Altruists and Egoists: A Local Interaction Model of Imitation in Social Graphs

Open Access
Wray, Kyle Hollins
Graduate Program:
Master of Arts
Document Type:
Master Thesis
Date of Defense:
July 10, 2013
Committee Members:
  • Eli Christopher C Byrne, Thesis Advisor
  • imitation dynamics
  • prisoner's dilemma on graphs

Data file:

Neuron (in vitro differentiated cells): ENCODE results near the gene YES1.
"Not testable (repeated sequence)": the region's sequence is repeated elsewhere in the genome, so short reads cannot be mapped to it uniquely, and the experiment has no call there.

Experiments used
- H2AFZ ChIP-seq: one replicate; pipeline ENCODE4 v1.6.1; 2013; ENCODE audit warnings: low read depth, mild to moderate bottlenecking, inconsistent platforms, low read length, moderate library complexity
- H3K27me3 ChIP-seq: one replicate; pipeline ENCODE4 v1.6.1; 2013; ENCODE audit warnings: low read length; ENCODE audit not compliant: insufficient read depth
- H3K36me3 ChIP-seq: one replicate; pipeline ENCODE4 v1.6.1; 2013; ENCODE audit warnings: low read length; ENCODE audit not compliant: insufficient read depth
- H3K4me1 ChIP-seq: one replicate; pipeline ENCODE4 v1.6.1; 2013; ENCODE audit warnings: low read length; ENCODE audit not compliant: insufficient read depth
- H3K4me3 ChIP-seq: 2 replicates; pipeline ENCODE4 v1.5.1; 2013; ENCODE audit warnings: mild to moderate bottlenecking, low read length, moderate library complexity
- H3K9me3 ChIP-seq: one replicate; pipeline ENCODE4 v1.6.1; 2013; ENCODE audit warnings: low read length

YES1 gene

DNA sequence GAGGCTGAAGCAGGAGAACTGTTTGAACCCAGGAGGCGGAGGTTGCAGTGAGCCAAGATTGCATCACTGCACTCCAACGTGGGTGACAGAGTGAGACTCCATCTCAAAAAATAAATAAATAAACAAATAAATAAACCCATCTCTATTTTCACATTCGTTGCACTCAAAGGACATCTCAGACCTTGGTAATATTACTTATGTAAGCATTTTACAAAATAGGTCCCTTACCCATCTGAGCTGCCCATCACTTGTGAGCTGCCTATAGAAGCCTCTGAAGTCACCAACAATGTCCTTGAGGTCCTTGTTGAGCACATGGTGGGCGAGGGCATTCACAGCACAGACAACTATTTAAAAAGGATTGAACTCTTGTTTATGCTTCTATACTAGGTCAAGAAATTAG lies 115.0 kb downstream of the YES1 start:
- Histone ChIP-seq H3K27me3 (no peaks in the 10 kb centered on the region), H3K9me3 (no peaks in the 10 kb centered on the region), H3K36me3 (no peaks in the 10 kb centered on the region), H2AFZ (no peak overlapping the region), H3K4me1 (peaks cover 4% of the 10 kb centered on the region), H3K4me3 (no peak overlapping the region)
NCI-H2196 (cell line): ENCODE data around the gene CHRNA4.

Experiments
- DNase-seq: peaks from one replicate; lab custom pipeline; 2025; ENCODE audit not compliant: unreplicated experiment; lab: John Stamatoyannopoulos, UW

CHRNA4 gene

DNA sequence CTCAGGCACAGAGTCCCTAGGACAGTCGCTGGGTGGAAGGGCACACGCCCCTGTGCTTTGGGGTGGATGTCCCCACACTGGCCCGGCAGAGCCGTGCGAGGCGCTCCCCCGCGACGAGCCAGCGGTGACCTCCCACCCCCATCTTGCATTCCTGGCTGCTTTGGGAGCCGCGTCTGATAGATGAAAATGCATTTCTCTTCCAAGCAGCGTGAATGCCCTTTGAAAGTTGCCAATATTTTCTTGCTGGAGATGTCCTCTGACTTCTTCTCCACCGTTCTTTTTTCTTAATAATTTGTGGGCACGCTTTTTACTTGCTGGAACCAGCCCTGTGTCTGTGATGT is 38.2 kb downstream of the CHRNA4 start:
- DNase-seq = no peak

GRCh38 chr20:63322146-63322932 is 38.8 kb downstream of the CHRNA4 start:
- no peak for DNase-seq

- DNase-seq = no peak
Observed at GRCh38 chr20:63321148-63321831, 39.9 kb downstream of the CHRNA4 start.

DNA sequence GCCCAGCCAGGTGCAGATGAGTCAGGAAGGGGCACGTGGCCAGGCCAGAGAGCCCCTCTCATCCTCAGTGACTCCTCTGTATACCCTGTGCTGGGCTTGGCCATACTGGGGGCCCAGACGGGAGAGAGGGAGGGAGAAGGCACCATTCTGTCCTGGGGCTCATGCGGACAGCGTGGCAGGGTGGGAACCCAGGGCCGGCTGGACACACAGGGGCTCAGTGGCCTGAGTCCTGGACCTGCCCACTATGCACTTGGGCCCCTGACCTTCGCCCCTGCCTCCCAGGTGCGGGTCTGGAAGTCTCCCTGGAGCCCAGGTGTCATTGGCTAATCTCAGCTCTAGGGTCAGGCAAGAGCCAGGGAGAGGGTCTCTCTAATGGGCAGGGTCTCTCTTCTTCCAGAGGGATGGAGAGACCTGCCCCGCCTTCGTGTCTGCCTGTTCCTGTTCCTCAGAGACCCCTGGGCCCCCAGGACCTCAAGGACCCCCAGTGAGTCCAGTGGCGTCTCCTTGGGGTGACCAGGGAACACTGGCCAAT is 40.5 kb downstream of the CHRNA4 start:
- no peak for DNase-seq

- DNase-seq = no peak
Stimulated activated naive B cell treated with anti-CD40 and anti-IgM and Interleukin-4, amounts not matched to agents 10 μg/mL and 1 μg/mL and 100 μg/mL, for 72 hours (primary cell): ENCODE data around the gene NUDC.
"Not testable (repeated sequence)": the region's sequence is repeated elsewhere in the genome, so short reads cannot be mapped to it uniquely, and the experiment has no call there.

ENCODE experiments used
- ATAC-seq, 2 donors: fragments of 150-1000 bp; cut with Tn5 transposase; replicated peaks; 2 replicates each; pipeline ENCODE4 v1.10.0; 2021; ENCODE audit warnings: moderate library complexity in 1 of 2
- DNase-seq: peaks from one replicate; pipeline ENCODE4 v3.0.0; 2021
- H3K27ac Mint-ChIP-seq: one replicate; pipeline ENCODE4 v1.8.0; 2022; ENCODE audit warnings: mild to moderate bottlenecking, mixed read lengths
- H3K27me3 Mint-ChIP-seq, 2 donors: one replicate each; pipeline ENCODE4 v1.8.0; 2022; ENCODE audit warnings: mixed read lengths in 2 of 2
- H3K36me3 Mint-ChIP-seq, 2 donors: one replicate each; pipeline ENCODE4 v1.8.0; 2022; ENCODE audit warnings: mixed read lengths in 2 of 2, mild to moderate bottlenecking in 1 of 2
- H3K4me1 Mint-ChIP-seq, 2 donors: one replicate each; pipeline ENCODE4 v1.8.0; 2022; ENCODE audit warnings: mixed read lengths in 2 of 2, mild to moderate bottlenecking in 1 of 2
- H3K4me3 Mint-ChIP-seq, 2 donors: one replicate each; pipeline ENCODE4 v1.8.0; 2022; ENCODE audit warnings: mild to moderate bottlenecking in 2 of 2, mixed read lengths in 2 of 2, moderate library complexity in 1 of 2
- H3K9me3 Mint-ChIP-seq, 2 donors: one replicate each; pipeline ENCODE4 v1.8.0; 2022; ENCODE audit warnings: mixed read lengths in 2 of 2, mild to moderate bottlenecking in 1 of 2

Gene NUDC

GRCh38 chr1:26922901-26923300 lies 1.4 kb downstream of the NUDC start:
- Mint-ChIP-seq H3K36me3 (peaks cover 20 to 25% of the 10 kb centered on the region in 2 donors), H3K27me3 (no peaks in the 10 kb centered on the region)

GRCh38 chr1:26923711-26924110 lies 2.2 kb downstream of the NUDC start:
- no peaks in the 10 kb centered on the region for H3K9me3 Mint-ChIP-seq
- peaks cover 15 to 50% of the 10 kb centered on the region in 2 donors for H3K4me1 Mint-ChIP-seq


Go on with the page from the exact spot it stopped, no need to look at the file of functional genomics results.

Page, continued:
The imitation dynamics within large societies of agents are a growing topic of interest to game theorists and multiagent researchers. These models attempt to provide an explanation for the causes of widespread changes in behavior, e.g., reasons for war or peace. Knowing the effects that particular structures have on an agent society enable us to predict the long-term behavior of the system and even induce desired behavior within the society. This thesis extends the popular altruist and egoist local interaction model, originally proposed by Eshel et al., by expanding the problem's scope to include geodesic domes as well as arbitrary graphs. We present a formal mathematical model for the problem domain, as well as demonstrate that it extends the original problem. We show numerical bounds on the social cost for altruism based on the graph structure. We define the concept of power players, who are altruist or egoist players that are supported by communities of altruists. These power players can greatly influence others as a result of their high utilities. We state the exact bounds of their stability as a function of their "power level" and the cost of playing altruism. With both mathematical rigor and experimentation, we demonstrate that there are specific configurations of agents within a society that can induce either altruistic or egotistical strategies in others, and therefore define stability regions for which altruism can successfully survive iteration.